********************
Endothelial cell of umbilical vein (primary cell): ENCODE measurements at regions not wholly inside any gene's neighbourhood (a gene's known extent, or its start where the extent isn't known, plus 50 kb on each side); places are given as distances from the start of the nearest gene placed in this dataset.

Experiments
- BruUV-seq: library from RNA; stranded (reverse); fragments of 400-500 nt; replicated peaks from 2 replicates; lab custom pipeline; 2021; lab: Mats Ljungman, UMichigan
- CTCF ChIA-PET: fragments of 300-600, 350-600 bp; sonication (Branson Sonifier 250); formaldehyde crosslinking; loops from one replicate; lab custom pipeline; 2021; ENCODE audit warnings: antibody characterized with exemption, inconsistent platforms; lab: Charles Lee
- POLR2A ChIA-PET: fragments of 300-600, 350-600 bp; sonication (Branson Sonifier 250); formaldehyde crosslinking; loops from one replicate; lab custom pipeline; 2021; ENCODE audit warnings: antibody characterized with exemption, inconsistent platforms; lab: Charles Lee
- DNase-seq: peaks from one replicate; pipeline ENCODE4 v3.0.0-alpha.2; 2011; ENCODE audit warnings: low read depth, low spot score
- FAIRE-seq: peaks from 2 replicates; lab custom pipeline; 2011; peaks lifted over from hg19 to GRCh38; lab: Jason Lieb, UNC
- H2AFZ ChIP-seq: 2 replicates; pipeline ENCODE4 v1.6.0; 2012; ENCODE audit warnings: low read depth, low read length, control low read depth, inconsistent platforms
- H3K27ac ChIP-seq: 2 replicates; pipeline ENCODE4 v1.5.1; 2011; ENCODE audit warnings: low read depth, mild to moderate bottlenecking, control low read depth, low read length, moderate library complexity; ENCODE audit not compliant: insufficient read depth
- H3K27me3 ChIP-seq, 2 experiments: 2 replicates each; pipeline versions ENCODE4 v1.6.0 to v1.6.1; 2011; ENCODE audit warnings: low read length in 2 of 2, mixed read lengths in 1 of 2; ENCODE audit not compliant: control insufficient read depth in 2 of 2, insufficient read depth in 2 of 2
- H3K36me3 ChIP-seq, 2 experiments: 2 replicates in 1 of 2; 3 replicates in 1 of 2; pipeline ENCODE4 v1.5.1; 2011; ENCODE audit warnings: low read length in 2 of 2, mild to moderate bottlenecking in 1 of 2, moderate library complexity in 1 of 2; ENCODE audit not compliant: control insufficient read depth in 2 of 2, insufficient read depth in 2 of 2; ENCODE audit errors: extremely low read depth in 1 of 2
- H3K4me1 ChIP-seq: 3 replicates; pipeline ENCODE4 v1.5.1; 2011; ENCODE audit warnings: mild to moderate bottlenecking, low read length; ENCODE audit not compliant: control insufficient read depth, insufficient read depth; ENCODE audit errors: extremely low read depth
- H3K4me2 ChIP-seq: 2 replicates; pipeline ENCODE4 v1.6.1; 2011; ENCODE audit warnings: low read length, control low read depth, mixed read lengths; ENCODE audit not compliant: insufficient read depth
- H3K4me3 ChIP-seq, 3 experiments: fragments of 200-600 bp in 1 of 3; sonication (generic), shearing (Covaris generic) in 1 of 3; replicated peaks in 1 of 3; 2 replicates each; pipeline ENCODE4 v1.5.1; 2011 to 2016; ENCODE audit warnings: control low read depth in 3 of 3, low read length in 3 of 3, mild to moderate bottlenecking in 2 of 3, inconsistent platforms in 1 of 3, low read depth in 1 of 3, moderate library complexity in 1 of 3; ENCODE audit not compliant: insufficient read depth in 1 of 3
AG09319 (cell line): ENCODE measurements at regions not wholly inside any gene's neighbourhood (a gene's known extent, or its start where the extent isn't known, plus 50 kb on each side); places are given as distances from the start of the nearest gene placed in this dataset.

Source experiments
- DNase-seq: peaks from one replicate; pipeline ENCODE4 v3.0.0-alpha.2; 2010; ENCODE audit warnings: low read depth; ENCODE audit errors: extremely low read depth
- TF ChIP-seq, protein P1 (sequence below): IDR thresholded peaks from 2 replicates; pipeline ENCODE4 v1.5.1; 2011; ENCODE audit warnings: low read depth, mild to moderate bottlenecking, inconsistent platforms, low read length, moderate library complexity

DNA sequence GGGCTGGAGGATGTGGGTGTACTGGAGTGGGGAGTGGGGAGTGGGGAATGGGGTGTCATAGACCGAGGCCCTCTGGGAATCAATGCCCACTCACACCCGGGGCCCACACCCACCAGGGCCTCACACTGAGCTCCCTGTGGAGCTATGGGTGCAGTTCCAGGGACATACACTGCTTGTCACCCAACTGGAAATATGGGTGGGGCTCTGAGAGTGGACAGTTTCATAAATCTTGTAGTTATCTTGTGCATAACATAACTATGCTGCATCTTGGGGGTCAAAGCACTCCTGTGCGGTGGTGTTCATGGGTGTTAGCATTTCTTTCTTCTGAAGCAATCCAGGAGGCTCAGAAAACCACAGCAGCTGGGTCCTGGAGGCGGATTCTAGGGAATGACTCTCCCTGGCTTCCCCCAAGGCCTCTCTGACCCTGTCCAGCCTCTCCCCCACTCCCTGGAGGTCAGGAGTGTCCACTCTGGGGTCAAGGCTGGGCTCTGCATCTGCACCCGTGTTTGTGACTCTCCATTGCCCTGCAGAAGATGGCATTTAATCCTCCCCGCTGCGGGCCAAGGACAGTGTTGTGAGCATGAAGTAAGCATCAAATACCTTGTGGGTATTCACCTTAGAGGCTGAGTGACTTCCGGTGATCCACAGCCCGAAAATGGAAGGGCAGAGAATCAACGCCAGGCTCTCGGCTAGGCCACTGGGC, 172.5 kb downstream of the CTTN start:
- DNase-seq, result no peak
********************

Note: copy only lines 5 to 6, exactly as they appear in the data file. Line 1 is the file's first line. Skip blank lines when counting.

- POLR2A ChIA-PET: fragments of 300-600, 350-600 bp; sonication (Branson Sonifier 250); formaldehyde crosslinking; loops from one replicate; lab custom pipeline; 2021; ENCODE audit warnings: antibody characterized with exemption, inconsistent platforms; lab: Charles Lee
- DNase-seq: peaks from one replicate; pipeline ENCODE4 v3.0.0-alpha.2; 2011; ENCODE audit warnings: low read depth, low spot score